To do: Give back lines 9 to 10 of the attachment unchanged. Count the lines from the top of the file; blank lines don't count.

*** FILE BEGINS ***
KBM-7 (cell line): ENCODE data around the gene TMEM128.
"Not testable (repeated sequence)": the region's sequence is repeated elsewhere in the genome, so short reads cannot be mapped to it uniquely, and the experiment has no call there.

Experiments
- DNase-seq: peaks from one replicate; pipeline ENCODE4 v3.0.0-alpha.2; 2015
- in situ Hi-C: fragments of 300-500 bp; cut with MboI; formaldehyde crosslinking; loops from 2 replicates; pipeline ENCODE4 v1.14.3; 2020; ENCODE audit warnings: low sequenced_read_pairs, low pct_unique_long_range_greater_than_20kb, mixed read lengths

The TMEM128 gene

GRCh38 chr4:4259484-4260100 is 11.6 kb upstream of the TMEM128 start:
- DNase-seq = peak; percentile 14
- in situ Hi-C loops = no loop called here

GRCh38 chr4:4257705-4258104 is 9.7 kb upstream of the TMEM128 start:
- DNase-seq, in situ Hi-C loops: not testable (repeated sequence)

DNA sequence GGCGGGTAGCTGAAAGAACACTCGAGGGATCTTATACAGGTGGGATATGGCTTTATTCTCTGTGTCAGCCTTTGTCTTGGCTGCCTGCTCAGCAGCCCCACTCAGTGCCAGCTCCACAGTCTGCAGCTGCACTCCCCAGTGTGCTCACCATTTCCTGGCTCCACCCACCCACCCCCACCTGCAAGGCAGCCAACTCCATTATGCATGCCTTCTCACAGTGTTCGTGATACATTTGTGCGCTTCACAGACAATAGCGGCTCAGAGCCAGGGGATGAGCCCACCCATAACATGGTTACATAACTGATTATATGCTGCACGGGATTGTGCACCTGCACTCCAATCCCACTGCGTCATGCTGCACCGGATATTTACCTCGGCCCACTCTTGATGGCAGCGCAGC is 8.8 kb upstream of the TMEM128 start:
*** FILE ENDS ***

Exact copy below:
- in situ Hi-C loops = no loop called here

GRCh38 chr4:4257705-4258104 is 9.7 kb upstream of the TMEM128 start: